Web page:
The John W. Brick Mental Health Foundation was founded after Victor’s oldest brother, John, who suffered from schizophrenia his entire life, died of complications from the disease. In all the years of his treatment, often in the finest mental health institutions available, never once was he put on a well-rounded, fully integrated program that included healthy lifestyle practices such as exercise, nutrition and mind-body disciplines, along with conventional treatments such as psycho-analysis, institutionalization and medication.
John was, by far, the most talented of the five Brick children. Smart, athletic and attractive, he was one of the kindest people we had ever known. But when John died, at the age of 62, his funeral was one of the saddest we had ever attended. Only the immediate family was there. Victor made a promise to himself right then and there. This was not the way his brother was going to go out – forgotten and unmourned, as if his life never mattered. That was the genesis of the JWB Foundation.
The JWB Foundation was formed in 2015 to help give individuals, their families and loved ones struggling with mental health issues the possibility of enjoying a better quality of life. We didn’t want them having to go through what John and our family had to experience – a vicious cycle when he would get sick, needed heavy medication and institutionalization, get better, come home, take himself off his meds because they made him feel so bad and get sick again. Then the whole cycle would start again. All this took place through periods of homelessness John would experience when he was delusionary and ran away from home, requiring Victor and his brother, Merrill, to drive the streets of Washington, D.C. in a desperate attempt to find him.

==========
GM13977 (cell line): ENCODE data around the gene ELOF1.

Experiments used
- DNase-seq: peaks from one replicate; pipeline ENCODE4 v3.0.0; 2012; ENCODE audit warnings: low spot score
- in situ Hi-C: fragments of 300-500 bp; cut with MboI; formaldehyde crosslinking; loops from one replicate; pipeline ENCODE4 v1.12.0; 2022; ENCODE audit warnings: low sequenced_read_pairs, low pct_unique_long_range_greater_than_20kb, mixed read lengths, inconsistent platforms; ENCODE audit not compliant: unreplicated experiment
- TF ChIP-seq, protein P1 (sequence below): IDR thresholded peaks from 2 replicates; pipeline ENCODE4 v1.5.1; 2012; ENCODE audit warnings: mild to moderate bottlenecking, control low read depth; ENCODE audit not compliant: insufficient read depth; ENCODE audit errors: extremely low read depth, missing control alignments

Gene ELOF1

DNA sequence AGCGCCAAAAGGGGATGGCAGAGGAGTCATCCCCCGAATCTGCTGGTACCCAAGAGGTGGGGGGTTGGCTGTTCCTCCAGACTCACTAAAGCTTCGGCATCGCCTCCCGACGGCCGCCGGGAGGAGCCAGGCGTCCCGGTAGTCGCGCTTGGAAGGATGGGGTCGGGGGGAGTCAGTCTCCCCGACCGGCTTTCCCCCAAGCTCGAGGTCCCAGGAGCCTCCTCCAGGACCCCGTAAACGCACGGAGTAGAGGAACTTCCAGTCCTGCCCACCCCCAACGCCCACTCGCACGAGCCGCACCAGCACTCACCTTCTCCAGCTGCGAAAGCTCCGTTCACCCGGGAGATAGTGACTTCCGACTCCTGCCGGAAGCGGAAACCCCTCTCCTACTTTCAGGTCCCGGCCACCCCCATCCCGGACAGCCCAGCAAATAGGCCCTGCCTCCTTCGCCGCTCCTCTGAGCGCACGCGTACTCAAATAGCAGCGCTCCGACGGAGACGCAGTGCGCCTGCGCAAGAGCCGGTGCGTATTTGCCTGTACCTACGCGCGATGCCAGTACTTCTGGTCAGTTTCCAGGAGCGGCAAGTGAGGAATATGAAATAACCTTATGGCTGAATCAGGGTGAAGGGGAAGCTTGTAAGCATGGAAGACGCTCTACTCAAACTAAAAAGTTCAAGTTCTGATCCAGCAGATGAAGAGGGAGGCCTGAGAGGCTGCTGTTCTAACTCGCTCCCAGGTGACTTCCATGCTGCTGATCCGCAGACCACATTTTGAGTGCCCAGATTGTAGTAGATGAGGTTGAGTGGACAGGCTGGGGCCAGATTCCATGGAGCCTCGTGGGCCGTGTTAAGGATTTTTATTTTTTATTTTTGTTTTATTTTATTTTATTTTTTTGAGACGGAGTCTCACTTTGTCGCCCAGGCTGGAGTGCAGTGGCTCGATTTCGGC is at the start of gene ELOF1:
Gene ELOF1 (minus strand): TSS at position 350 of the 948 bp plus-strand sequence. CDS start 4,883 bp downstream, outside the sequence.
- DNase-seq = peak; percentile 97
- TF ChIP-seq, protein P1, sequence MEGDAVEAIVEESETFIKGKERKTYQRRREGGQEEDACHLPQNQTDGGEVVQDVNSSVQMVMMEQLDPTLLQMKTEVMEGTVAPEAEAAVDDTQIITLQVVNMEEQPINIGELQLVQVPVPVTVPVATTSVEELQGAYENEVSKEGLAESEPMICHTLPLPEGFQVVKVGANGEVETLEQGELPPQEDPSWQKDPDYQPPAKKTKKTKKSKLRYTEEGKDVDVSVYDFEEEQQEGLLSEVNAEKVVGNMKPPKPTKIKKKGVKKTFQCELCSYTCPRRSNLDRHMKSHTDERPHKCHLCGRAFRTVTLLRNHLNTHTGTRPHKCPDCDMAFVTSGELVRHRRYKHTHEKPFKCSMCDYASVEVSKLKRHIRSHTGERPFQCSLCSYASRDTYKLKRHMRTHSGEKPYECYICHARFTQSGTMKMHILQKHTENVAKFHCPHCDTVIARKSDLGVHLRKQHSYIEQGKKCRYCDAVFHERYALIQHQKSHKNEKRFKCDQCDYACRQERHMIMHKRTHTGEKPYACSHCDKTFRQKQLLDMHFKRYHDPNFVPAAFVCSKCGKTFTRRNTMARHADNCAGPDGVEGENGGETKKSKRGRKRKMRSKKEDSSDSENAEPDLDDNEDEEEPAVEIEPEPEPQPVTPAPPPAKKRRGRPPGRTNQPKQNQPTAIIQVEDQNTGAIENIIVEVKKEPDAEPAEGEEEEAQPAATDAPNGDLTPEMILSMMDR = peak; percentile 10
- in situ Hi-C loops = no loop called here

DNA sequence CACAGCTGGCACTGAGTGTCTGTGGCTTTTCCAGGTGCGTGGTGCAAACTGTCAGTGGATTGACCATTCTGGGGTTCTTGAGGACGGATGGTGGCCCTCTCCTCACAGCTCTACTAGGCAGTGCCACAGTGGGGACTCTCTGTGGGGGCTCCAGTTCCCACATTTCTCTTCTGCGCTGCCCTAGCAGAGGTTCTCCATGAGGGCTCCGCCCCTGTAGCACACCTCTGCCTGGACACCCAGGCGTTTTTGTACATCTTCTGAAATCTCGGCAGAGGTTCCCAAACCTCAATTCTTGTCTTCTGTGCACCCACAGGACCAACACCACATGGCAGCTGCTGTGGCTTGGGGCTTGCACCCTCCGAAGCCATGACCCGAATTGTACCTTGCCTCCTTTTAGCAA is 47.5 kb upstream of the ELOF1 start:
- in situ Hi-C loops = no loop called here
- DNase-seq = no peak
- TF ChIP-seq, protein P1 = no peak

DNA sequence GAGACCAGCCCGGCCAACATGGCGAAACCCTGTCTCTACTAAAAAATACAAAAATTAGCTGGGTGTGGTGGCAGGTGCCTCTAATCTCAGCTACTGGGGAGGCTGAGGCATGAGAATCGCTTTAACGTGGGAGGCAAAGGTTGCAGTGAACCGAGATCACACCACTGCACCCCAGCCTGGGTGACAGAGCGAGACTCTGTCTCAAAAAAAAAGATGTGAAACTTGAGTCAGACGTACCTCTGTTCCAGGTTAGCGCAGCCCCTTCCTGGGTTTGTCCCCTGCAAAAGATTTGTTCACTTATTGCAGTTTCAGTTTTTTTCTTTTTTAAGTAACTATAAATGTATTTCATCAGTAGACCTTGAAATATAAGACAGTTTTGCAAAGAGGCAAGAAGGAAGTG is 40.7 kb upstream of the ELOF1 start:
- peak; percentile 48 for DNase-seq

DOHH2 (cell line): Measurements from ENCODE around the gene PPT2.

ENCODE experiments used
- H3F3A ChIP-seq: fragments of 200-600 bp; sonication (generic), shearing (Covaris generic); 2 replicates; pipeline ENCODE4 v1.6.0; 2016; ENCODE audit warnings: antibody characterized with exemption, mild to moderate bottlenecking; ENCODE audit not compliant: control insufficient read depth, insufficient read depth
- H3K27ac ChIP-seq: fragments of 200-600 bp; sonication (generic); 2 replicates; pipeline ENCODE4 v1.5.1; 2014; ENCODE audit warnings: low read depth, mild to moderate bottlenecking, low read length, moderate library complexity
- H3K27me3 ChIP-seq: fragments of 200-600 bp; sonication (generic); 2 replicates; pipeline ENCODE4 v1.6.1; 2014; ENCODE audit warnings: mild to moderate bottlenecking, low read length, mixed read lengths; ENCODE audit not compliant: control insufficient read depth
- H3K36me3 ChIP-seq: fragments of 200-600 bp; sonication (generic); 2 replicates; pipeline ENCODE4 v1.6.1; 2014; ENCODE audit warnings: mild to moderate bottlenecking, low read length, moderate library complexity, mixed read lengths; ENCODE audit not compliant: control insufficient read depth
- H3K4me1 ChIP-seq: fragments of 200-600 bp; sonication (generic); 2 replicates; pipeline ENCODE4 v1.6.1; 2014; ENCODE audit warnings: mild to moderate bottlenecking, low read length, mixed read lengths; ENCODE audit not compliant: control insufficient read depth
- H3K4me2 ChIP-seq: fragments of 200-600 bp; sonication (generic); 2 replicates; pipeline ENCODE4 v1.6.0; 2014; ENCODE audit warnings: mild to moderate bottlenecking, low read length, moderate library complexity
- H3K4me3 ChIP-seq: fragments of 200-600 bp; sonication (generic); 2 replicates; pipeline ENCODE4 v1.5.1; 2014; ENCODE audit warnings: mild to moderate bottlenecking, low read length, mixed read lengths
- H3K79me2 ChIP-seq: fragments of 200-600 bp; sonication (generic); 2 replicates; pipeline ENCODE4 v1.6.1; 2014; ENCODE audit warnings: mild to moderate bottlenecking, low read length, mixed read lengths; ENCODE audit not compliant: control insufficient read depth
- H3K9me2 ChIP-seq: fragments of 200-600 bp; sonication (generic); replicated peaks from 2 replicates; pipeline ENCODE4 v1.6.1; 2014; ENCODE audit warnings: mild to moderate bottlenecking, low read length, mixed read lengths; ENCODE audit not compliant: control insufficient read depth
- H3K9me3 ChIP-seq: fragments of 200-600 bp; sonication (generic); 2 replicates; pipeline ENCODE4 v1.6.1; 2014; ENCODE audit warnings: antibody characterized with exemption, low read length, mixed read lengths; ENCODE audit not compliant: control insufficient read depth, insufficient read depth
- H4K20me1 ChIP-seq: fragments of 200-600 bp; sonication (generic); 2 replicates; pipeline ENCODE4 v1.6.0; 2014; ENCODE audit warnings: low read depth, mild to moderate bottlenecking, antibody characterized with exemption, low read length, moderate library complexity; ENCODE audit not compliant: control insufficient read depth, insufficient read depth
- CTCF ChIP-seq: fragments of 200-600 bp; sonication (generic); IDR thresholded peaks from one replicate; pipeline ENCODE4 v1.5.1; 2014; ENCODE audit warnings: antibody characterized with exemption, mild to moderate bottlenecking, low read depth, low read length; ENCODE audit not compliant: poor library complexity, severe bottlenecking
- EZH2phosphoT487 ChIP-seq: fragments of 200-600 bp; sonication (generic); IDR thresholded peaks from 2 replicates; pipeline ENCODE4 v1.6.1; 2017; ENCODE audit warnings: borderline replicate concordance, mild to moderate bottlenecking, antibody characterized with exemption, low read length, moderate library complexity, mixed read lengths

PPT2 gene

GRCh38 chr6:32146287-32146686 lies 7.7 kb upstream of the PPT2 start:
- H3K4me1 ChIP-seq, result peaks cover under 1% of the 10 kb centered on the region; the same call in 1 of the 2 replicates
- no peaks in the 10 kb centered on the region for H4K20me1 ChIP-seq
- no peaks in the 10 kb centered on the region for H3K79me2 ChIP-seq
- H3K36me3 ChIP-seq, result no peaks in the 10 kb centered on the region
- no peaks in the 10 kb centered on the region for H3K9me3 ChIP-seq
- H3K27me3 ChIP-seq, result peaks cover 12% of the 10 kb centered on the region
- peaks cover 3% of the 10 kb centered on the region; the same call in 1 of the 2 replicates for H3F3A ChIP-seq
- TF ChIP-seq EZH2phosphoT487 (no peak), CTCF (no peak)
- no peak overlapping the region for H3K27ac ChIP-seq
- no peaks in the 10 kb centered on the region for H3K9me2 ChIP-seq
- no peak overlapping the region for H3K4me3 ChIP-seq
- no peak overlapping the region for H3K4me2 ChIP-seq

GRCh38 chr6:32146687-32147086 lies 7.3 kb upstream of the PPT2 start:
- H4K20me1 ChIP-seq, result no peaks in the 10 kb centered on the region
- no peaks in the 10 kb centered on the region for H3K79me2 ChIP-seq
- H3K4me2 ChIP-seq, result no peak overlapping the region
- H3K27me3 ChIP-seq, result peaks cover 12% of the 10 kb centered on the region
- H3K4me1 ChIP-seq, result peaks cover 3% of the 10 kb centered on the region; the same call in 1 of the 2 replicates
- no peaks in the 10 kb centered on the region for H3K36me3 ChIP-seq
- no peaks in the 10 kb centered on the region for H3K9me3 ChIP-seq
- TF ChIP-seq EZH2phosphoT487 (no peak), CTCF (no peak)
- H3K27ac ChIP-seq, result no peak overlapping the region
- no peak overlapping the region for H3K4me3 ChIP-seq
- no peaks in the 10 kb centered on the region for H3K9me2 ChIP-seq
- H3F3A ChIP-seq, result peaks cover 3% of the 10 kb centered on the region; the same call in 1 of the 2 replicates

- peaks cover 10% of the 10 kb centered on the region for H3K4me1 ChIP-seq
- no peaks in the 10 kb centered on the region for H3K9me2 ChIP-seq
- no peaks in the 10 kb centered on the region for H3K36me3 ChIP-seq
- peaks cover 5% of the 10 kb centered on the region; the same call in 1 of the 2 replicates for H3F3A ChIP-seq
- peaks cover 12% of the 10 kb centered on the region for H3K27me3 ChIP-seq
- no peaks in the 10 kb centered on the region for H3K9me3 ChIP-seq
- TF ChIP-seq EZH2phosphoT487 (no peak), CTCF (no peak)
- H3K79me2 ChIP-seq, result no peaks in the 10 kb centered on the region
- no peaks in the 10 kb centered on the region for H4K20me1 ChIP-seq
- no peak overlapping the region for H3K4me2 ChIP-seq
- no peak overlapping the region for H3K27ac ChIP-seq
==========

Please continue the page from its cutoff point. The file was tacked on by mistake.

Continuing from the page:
The purpose of the John W. Brick Mental Health Foundation is to change the way the world treats mental health.
Our long-term, overarching goal is to integrate healthy lifestyle practices in the mental healthcare delivery system. We want exercise, nutrition and mind-body practices, for example, seen as sustainable ways to build resilience in individuals struggling with mental health issues so their dependency on medication, institutionalization and psychoanalysis is greatly reduced or eliminated altogether. We know it is an ambitious goal. But with your help, we also know it is attainable. That which the mind can conceive AND BELIEVE, it can achieve.
Kelly Davis is the Associate Vice President of Peer and Youth Advocacy at Mental Health America, where she works on the expansion of peer support and young adult leadership in mental health. She is passionate about lived experience-driven programs, policies, organizations, and research…
Dr. Michael Hosking holds a Ph.D. in Biology from Indiana University and was on the faculty at Davidson College. He has been a lifelong athlete in many different sports, but specialized in track and field in high school and college, and later took up competitive cycling…
Susan Reynolds has over 20 years of experience in digital wellbeing, youth leadership and mindfulness. In 2019 she co-founded LookUp to discover, empower, and mobilize youth leaders who are taking action to raise awareness, inspire, and design a healthier, more inclusive, and responsible digital world…
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